How winners learn their lessons
10 August 1996
As competition in the legal market increases, more and more firms are recognising the need to develop good management skills throughout their organisations to remain competitive.
The ability of practices to manage themselves effectively at every level will be one of the critical factors in sorting out the winners from the losers as competition continues to intensify over the next few years.
Law practices need to develop a much deeper understanding of what is really involved in - and meant by - management.
Management no longer simply involves low-level administrative tasks but is concerned with issues central to the success of the firm.
Managing a legal practice is not a matter of collecting time sheets but of managing staff, teams and clients, the work and the profitability of the firm with the aim of ensuring that everything supports the achievement of the practice's strategic business objectives.
Many firms now realise that management is something in which all partners are involved and that is not an area that can simply be "delegated" to a managing partner or some other professional manager.
So in order to increase the management skills throughout a practice all partners, not just the interested few, need to have their core management skills developed.
Training plays a vital role in helping to raise the level of management skills in a firm but it is not, in itself, enough.
Displaying effective leadership and management skills in a practice is more about exhibiting the right behaviour and attitudes than it is about skills in a conventional sense.
Consequently, people should be helped to understand and "manage" their own behaviour in line with the needs of the business.
Training is a critical part of the learning process because it provides people with an opportunity to focus on the issues and it helps them to learn new ways of thinking. However, it is what happens after the training that is important in terms of helping the newly learnt skills to take root.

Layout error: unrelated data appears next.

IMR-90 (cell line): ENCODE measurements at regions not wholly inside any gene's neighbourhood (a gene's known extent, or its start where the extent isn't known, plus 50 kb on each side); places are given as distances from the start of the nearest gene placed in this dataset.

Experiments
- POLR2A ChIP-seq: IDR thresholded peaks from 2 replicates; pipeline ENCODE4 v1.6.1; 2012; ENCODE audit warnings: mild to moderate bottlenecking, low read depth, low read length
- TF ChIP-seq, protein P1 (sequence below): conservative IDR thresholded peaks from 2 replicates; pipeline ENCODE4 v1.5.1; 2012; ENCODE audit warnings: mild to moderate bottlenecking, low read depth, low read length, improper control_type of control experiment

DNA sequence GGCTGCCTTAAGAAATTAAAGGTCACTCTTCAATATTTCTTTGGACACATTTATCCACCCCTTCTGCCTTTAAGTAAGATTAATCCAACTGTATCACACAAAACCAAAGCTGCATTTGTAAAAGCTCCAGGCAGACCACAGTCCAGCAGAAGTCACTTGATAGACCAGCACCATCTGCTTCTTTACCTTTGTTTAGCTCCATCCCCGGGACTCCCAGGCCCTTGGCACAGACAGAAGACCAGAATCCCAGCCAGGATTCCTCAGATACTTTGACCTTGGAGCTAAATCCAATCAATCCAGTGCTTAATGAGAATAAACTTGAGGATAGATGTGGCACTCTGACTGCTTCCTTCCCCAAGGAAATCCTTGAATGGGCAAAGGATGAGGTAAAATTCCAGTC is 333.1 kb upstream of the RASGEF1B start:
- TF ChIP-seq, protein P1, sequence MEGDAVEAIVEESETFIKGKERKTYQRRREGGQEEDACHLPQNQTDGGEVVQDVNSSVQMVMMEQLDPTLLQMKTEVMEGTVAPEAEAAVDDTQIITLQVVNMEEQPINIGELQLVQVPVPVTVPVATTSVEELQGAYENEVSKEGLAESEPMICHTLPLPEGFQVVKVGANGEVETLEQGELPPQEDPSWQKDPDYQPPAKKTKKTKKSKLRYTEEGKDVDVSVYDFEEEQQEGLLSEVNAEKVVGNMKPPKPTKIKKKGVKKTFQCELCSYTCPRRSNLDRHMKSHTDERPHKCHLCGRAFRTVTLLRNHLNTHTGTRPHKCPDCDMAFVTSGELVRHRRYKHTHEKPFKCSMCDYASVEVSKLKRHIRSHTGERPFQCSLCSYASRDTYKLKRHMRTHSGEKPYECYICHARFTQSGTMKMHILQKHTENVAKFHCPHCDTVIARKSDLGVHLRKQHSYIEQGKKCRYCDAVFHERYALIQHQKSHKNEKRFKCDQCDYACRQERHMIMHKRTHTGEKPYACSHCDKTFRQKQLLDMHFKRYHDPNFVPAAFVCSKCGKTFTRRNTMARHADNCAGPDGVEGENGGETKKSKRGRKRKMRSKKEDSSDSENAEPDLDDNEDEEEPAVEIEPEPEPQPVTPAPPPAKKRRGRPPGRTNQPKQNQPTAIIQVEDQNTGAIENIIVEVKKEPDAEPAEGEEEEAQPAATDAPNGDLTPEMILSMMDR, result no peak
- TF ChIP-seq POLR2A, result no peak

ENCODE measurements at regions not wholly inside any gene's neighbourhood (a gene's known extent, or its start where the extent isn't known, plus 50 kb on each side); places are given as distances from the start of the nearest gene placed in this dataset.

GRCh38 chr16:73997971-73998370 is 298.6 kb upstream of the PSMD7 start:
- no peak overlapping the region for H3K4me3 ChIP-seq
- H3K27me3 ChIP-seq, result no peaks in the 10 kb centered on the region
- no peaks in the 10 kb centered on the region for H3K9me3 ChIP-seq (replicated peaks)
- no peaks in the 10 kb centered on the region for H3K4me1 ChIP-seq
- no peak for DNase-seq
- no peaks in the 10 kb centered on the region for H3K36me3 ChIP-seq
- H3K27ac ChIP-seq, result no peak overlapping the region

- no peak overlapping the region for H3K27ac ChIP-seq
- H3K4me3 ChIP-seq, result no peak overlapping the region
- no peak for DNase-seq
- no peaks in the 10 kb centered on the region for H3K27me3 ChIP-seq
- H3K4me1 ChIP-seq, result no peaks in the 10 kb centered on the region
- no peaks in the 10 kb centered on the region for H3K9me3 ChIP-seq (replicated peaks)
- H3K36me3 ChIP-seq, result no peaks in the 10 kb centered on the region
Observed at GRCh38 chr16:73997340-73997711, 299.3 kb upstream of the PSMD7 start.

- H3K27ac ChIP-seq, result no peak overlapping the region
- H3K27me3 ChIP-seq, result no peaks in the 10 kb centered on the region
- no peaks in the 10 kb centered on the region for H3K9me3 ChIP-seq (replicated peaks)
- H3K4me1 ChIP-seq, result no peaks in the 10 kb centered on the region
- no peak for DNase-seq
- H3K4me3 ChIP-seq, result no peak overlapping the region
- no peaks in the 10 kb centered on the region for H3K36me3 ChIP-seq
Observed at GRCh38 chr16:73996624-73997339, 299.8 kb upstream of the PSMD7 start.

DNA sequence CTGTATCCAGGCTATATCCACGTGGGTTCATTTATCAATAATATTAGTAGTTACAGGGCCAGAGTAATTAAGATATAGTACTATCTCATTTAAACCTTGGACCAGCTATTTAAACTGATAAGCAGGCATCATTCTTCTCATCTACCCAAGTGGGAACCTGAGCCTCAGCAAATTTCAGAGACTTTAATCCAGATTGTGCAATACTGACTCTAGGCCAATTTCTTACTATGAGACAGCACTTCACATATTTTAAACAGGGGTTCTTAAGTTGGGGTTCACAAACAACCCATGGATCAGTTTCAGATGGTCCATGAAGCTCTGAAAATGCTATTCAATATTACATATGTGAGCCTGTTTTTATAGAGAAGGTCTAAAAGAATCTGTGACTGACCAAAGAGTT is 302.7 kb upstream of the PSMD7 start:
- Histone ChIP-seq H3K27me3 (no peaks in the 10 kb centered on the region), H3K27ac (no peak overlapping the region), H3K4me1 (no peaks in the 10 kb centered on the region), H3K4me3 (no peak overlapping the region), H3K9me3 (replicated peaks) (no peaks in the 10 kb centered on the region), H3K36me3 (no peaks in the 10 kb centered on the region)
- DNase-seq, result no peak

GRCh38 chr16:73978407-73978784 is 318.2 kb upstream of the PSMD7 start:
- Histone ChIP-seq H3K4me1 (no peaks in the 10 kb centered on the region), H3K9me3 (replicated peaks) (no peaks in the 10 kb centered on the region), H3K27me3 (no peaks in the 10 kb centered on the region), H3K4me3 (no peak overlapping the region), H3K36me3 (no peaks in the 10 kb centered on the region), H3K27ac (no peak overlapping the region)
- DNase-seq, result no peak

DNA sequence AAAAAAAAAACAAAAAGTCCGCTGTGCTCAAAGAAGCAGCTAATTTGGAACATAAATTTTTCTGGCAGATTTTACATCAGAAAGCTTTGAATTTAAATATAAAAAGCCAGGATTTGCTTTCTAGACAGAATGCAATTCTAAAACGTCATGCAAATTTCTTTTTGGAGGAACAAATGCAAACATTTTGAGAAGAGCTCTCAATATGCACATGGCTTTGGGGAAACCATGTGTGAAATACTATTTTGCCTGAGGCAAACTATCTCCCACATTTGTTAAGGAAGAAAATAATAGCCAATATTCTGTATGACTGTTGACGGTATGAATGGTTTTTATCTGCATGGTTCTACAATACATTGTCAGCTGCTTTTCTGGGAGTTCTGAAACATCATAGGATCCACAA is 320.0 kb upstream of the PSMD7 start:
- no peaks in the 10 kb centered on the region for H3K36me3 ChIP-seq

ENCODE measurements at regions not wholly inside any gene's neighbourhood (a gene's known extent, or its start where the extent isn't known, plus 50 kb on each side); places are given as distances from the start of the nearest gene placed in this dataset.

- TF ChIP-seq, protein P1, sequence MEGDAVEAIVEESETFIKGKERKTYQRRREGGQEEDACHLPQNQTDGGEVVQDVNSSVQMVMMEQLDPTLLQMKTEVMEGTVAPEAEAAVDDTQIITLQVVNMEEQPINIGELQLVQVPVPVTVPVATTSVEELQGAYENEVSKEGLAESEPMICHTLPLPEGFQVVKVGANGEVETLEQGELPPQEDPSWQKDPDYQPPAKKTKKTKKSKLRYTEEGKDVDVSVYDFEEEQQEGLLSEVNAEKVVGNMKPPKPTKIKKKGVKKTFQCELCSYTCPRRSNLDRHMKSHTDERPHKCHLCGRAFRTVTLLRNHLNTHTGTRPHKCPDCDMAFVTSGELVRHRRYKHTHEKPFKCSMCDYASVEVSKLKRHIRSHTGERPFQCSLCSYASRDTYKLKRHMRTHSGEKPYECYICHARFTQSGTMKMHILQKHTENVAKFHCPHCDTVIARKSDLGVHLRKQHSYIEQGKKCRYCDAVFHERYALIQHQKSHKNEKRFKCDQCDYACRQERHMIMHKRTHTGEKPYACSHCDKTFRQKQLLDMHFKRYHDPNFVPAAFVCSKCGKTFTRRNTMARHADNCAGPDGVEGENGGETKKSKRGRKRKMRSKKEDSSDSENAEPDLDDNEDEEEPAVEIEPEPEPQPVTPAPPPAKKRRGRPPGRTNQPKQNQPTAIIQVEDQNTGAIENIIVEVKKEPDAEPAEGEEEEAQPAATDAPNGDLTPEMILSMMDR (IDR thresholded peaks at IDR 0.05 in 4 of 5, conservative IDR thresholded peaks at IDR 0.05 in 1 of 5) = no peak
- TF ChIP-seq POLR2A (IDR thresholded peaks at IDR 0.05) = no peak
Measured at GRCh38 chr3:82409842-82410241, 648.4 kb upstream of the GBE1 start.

Some legal practices put the whole partnership through a training workshop programme, assume that everyone has been trained and then leave staff to get on with it.
Under such circumstances training is rarely effective and often leaves the people being trained, and the firm as a whole, dissatisfied. The benefits of training diminish rapidly if the lessons are not reinforced in the work environment and done so in a relevant way.
The process of developing new and higher levels of management skills in people is best achieved when certain conditions exist.
The first condition is that those being trained should understand the context in which the training is taking place, particularly in terms of the practice's strategy.
Too often training courses are conducted without a clear strategic aim or any business rationale. Under these circumstances trainees struggle to understand the relevance of the training, messages rarely stick and behaviour does not change.
The second factor is related to the way lawyers learn - the way in which their psychology and intellect influences them.
Lawyers enjoy debating and testing a theory or management principle and tend to understand it quickly. They also want to know how it can be put into practice. So it is important that training has a very strong practical application if it is to be effective for lawyers. Often, training courses remain at the conceptual level and fail to address practical matters.
A third important consideration is ensuring that key management principles are foll owed up and reinforced. In addition, there should be adequate support for any planned changes or developments.
Most training has a limited shelf-life and its effectiveness soon fades. Therefore, it is important to carry out a follow-up session within three months of the original training.
Training is high on the agendas of many law firms and more are turning to it as a way of improving the operation of the practices.
Those legal practices that ensure training is placed in a clear, strategic context, that it is practical and that is fully followed up once the initial programme had been completed, are enjoying greater success and benefits from the investment they are making.
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